is that very little of the planet is now outside of the process that 
constitutes Development. Except of course that the post-colonial 
situation does have some hangovers from the days of European colonialist 
regimes  - for example Afghanistan, Isreal and the responses to the 9/11 
events of the USA - which plainly wanted to send in the gunboast, 
somewhere, anywhere... But in these days the question of why? 
reverberates even in the Vox pops that I'm beginning to here from NYC on 
the BBC...

This has turned out to be less theoretical than I initially thought it 
was going to be.... however I believe that the moment calls for 
theoretical analysis of the moment... which relates us back to 

My general sense, as the SAS drift down into Afghanistan, is that this 
is the moment to begin to demand things from the G20 states not the 
moment to be quiescent...

regards in solidarity...

>Actually, Steve, I found it refreshing to hear you say positive things
>about the current state of the counter-globalist movement. Who knows,
>maybe we DO have more power than we realize.  Certainly, the octumvarite
>is a shaky snaky alliance and soon major rifts could occur to test its
>unity, especially in the face of war, recession and growing
>militarization. I recognize with you the truth is we just don't know
>yet. (Didn't Spartacus live somewhere around this time period?)
>One issue I want to continue explore with you is that of colonialism. 
>Certainly, you are aware of the criticisms Hardt and Negri make about
>this.  They write:  "the colonial poses a simple equation with a unique
>solution; the imperial is faced by multiple complex variables that
>change continuously and admit a variety of always incomplete but
>nonetheless effective solutions.
>In my reading of the present situation, I see it as leading more towards
>the latter than the former, but would be more than willing to discuss
>this further. My questions are these.  Do you think Negri and Hardt are
>wrong about the passing of colonialism or do you think their analysis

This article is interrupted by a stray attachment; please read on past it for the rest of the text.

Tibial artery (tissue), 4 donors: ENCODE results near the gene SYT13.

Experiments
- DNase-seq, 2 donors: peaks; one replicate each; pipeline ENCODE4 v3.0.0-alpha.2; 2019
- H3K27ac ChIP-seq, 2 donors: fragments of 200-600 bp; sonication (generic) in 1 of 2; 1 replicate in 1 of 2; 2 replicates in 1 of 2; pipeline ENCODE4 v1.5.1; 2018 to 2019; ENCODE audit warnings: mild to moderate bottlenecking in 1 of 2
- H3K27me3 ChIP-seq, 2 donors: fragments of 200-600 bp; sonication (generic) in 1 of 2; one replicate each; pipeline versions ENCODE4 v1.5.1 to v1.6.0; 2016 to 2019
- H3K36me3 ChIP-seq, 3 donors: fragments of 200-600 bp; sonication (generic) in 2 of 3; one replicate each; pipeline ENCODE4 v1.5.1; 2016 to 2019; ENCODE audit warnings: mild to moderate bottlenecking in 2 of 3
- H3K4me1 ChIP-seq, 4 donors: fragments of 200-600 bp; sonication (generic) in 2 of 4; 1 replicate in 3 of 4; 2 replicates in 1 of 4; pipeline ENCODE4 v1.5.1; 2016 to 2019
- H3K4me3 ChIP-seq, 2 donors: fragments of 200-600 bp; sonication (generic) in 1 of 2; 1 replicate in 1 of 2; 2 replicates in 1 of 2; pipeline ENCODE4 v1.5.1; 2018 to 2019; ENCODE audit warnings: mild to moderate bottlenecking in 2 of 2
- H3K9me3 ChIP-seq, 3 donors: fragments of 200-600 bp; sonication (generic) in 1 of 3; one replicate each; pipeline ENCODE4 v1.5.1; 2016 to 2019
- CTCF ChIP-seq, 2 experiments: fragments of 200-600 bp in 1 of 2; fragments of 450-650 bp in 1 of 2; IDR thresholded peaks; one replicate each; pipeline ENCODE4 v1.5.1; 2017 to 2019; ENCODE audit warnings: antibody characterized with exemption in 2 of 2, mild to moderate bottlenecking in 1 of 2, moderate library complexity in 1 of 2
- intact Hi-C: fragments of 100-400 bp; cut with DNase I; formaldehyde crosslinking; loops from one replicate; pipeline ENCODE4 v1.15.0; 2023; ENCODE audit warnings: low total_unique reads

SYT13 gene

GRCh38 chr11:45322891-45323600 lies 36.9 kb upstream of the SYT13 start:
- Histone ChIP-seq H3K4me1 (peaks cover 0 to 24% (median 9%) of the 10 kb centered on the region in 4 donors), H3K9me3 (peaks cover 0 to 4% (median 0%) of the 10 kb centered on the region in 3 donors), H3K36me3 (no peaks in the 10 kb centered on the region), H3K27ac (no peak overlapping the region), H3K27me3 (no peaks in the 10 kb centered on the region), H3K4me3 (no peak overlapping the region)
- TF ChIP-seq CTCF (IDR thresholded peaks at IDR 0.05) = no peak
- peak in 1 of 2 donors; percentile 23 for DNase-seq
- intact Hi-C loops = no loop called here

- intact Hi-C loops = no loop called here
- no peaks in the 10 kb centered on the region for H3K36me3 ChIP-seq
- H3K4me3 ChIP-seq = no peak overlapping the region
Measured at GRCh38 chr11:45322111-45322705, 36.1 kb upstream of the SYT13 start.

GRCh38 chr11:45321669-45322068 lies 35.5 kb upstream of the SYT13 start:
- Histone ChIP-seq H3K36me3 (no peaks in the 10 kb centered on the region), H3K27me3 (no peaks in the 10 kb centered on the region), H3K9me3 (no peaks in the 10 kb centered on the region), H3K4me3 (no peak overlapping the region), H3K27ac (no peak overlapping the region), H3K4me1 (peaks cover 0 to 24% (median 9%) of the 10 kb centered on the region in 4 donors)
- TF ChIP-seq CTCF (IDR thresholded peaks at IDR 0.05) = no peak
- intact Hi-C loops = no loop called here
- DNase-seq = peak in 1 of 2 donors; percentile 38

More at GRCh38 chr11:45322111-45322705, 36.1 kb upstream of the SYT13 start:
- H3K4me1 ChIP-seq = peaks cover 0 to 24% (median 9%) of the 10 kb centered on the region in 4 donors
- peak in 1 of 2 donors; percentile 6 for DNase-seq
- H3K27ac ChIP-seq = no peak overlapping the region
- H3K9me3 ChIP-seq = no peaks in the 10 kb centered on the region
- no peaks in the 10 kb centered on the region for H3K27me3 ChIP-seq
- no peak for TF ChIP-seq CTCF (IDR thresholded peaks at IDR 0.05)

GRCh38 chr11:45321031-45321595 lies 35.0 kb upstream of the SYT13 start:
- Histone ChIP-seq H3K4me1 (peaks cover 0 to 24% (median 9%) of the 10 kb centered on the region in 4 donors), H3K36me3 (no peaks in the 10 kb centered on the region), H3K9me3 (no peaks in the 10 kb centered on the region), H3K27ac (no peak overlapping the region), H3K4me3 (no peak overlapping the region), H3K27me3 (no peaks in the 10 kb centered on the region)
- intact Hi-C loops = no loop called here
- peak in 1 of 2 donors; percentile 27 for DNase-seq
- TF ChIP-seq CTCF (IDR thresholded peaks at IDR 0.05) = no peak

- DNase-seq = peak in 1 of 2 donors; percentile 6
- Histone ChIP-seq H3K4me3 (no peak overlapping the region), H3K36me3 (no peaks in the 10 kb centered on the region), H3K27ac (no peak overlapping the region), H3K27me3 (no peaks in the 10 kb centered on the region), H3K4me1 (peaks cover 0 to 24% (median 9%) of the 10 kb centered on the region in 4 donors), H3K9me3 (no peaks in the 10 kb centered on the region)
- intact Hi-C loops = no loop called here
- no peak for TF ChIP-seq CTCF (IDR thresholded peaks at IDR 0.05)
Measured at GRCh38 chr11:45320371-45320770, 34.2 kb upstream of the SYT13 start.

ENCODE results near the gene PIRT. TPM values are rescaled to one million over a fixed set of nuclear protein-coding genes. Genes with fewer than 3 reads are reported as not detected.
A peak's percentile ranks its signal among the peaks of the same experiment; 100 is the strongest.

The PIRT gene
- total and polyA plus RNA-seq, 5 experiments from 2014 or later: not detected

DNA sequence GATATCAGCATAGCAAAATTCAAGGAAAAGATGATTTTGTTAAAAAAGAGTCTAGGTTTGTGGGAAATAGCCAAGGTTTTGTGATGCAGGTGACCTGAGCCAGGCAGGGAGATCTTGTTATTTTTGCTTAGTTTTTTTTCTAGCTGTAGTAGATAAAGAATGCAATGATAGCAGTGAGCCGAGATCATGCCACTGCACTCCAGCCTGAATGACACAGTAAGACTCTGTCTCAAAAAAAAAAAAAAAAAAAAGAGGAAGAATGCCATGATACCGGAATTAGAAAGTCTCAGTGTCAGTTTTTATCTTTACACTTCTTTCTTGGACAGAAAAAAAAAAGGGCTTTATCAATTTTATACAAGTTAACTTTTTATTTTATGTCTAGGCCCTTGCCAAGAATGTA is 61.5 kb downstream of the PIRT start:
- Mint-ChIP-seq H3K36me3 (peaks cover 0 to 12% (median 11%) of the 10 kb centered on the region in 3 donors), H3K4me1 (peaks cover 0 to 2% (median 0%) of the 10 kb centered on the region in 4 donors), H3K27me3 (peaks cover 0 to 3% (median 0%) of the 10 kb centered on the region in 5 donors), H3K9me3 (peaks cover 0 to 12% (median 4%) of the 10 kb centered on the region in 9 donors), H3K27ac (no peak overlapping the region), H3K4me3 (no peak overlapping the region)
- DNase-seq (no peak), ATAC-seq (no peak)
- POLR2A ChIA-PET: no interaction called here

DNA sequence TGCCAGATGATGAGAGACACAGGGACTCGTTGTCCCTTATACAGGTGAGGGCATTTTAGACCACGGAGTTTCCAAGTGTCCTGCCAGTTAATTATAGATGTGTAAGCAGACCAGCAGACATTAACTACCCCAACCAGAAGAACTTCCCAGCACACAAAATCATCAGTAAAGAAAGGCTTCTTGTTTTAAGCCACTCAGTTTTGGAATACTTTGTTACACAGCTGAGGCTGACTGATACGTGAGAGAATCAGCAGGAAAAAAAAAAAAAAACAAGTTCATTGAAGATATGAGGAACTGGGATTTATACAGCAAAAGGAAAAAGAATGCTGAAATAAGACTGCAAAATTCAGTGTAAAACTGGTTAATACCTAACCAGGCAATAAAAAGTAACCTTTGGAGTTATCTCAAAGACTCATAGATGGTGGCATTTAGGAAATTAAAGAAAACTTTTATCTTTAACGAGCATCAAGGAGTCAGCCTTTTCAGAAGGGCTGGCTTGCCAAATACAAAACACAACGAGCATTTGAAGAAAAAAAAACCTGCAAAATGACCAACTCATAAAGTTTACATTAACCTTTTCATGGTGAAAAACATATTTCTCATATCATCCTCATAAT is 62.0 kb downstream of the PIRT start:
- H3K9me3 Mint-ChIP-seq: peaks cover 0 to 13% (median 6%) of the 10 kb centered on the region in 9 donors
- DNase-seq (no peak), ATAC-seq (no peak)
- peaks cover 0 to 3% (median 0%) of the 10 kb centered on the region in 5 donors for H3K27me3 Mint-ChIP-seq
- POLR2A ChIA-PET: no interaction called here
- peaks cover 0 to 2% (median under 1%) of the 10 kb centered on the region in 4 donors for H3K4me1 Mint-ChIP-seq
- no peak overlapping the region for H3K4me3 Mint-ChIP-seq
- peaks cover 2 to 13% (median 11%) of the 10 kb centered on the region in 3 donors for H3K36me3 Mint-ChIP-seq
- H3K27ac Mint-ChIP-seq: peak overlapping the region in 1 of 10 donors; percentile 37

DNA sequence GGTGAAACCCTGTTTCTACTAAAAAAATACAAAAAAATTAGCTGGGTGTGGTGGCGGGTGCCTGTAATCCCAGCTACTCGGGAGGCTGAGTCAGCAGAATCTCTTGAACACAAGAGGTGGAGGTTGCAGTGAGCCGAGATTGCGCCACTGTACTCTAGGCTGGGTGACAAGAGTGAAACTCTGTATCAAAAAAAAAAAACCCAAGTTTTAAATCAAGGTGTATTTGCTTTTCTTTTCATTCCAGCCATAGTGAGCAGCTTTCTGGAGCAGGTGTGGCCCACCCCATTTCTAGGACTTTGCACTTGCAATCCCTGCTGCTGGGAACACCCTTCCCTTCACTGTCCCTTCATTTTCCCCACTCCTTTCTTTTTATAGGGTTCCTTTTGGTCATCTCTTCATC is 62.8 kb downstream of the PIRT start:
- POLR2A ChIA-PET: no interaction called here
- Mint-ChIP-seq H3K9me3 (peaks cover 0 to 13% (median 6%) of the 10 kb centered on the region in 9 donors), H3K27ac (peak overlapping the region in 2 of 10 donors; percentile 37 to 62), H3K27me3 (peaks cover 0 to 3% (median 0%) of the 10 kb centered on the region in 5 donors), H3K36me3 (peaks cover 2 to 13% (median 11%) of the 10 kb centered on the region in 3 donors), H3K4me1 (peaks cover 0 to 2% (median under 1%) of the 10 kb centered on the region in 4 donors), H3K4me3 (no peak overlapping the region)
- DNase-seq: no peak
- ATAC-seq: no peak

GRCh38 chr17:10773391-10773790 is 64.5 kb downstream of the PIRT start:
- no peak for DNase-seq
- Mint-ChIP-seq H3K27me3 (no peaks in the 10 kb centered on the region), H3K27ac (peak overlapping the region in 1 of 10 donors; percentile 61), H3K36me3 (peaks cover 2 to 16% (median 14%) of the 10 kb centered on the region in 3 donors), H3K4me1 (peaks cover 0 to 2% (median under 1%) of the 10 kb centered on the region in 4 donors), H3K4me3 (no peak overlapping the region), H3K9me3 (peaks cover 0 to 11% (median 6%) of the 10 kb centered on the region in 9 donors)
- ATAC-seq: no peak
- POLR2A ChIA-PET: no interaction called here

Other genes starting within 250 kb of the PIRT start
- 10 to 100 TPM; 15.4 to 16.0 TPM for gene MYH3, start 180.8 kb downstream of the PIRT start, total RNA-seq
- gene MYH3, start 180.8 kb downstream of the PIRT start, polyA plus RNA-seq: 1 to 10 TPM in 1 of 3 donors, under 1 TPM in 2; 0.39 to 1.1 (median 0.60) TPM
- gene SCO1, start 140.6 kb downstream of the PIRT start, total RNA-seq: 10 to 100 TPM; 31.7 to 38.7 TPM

>simply doesn't apply to the current situation?" Also, do you think their
>overall concept of Empire still pertains?
>Hugh, I found myself agreeing with what you said about history. (to a
>certain extent you are preaching to the converted here.)  One reaction I
>had was that it seemed cynical to me.(in the best sense)  
>Thinking back to the recent thread I had with Matthew, I want to raise
>this question with you directly.  Do you see yourself as a cynic in some
>philosophical sense? (I'm not trying to pin you on a map. I really just
>want to continue to explore this space between us.)
>I have often been struck by the continuing refrain in your writings that
>history is the same old dreary song of suffering and oppression (which
>is true in many ways) yet your response to this is to continue to engage
>the world politically even as you seem to acknowledge the futility of
>this effort.
>(which if not cynical also seems a bit like Camus whose specter has also
>shown its presence here in recent weeks.)
>What I am getting at I suppose is how you would define your practical
>philosophy in a kind of nutshell way. (I apologize in advance for the
>unfairness of this question.) Also, have the recent events made you more
>pessimistic, more optimistic or is that simply too ridiculous a question
>to ask?
>I write to you both with the awareness that I seem to know less today
>than I did yesterday, yet I am more committed than ever to honoring
>justice.  I see justice not as something we know, but as something we
>create. It is not a measure, but remains measureless.  
>Justice today is a case where no rules apply and yet we still must
>judge.  That in part is what I meant when I said in my previous post
>that we are all postmodern now.
>It seems to me that Lyotard has become relevant again, if only to the
>extent that these questions of the postmodern, globalism, terror and
>justice have again become relevant. (as if they were ever out of date!)
>I, eric, tell you the story as it was told to me. I tell it to you so
>that you may tell the others.